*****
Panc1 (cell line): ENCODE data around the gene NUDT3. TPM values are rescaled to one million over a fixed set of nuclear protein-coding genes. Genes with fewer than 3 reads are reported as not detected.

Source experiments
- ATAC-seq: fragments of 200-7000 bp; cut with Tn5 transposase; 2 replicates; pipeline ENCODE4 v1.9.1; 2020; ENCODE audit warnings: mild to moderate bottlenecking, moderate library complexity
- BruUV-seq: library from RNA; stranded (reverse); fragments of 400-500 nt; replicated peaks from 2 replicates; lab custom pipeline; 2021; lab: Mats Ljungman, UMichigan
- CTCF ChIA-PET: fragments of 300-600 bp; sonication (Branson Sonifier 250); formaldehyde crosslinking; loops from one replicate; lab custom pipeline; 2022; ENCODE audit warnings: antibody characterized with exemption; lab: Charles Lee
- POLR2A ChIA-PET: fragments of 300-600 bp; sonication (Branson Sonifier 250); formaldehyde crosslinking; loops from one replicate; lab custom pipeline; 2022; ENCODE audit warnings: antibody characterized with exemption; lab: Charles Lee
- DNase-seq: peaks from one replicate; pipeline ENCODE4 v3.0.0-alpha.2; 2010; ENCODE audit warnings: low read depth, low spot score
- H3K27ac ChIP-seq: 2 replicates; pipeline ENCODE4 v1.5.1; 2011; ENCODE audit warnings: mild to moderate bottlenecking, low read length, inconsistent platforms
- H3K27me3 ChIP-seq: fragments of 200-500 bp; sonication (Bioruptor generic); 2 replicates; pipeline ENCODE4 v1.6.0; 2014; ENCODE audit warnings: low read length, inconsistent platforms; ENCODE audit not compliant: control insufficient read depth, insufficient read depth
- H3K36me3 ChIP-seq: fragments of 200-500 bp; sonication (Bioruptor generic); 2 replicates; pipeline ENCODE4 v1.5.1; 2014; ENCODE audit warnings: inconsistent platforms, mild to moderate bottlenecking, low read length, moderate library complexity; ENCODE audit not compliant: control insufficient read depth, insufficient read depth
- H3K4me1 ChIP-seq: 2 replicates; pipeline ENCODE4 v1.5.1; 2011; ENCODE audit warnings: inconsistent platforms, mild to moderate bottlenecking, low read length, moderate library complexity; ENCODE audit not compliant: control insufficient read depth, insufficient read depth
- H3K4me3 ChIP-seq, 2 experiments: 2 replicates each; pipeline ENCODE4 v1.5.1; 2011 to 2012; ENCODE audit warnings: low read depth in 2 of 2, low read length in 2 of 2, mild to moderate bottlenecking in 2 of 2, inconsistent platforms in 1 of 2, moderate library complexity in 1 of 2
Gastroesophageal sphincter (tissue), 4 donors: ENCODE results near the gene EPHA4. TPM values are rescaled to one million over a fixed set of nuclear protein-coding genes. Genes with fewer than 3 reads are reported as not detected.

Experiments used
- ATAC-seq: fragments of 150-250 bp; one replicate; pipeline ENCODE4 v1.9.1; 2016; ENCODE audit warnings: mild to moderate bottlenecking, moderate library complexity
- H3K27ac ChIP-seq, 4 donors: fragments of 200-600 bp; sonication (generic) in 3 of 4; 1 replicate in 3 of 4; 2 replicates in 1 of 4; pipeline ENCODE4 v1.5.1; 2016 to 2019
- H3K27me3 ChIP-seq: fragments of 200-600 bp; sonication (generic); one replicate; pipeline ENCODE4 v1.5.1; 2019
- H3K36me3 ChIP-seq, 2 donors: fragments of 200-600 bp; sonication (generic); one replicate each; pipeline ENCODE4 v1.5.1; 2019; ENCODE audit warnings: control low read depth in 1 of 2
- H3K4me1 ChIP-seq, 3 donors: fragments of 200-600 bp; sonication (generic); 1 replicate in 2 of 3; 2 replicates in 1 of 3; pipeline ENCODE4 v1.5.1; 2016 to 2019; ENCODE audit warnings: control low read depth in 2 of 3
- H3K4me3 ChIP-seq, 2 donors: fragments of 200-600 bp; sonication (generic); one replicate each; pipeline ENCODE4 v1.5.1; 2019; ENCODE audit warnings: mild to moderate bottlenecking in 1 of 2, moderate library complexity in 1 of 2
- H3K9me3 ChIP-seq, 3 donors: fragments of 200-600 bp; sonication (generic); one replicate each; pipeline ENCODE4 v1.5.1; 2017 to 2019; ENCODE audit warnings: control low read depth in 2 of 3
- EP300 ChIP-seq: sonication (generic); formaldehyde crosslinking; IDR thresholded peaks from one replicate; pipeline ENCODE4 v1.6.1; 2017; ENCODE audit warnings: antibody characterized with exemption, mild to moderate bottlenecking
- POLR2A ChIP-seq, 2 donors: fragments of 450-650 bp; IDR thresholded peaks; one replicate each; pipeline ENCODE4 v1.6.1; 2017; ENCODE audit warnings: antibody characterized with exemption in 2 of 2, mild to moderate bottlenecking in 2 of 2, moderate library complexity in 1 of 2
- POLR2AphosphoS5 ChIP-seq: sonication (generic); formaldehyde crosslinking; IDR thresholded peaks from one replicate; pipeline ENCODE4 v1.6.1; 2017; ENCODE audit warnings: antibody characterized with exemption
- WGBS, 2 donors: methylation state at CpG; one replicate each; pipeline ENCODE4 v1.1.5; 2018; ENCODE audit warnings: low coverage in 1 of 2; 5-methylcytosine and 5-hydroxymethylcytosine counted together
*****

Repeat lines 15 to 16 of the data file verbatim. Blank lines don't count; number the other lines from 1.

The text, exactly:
- ATAC-seq: fragments of 150-250 bp; one replicate; pipeline ENCODE4 v1.9.1; 2016; ENCODE audit warnings: mild to moderate bottlenecking, moderate library complexity
- H3K27ac ChIP-seq, 4 donors: fragments of 200-600 bp; sonication (generic) in 3 of 4; 1 replicate in 3 of 4; 2 replicates in 1 of 4; pipeline ENCODE4 v1.5.1; 2016 to 2019